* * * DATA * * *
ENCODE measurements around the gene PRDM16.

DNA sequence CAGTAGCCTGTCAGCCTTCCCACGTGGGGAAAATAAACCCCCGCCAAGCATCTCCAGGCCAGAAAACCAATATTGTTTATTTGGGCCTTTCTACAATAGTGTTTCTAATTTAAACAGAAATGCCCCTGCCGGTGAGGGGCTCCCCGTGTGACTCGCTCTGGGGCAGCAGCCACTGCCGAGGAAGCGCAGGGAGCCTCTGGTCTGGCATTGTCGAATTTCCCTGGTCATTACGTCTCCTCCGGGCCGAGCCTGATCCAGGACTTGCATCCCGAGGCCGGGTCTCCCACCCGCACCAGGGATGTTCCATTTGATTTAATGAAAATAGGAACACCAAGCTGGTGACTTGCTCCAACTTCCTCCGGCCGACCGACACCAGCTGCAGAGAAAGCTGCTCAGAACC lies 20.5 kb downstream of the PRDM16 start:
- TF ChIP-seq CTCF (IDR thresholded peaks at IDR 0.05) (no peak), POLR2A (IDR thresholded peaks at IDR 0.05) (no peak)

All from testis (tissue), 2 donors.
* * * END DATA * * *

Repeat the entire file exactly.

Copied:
ENCODE measurements around the gene PRDM16.

DNA sequence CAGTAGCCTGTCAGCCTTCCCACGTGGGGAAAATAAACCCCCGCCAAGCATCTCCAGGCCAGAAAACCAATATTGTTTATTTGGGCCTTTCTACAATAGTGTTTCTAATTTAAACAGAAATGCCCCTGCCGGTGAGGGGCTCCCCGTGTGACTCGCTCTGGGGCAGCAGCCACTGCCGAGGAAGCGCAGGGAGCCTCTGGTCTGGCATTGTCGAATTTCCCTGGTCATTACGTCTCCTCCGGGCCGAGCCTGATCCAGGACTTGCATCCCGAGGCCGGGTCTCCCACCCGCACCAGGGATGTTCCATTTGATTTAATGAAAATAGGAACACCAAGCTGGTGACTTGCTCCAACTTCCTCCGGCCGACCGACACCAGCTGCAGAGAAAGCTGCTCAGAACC lies 20.5 kb downstream of the PRDM16 start:
- TF ChIP-seq CTCF (IDR thresholded peaks at IDR 0.05) (no peak), POLR2A (IDR thresholded peaks at IDR 0.05) (no peak)

All from testis (tissue), 2 donors.